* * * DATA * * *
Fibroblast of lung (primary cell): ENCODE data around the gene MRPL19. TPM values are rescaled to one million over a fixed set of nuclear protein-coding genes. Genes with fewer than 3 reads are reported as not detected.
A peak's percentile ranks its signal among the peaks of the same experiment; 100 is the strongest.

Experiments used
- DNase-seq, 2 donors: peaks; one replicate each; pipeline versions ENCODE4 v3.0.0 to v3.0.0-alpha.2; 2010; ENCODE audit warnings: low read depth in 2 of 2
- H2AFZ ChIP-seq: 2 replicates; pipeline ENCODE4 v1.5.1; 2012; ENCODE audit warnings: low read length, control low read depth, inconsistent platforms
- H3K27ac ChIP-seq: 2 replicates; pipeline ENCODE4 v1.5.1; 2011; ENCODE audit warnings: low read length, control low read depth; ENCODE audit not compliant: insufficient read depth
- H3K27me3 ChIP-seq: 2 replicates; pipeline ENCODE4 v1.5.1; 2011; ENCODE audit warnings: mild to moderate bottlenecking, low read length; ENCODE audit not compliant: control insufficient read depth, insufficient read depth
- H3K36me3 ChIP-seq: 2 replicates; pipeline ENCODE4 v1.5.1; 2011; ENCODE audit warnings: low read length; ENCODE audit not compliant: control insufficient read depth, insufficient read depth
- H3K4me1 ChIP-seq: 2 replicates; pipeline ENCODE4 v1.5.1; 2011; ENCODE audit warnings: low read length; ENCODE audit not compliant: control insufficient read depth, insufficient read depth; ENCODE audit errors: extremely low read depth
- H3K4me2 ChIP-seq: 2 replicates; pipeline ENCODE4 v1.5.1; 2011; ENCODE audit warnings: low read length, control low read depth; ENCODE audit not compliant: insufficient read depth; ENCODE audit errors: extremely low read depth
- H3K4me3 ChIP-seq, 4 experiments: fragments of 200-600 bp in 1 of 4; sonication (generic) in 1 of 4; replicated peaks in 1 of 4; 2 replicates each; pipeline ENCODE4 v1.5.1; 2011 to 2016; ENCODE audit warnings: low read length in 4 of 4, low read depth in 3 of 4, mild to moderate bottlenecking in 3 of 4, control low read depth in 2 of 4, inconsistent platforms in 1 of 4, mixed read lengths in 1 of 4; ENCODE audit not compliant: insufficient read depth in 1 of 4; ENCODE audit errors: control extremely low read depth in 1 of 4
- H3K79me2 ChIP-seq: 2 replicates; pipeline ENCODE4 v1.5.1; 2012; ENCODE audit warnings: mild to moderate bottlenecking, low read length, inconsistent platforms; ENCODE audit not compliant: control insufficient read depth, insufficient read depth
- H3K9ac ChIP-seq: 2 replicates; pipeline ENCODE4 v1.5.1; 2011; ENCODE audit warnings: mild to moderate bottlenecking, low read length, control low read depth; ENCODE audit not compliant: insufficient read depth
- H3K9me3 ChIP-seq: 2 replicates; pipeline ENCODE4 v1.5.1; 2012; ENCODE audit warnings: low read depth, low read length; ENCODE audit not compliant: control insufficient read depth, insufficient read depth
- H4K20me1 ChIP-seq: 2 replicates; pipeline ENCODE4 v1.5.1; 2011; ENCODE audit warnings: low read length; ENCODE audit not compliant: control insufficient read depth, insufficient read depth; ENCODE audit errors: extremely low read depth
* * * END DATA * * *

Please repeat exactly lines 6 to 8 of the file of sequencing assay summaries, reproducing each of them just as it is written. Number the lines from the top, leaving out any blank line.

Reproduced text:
- H3K27ac ChIP-seq: 2 replicates; pipeline ENCODE4 v1.5.1; 2011; ENCODE audit warnings: low read length, control low read depth; ENCODE audit not compliant: insufficient read depth
- H3K27me3 ChIP-seq: 2 replicates; pipeline ENCODE4 v1.5.1; 2011; ENCODE audit warnings: mild to moderate bottlenecking, low read length; ENCODE audit not compliant: control insufficient read depth, insufficient read depth
- H3K36me3 ChIP-seq: 2 replicates; pipeline ENCODE4 v1.5.1; 2011; ENCODE audit warnings: low read length; ENCODE audit not compliant: control insufficient read depth, insufficient read depth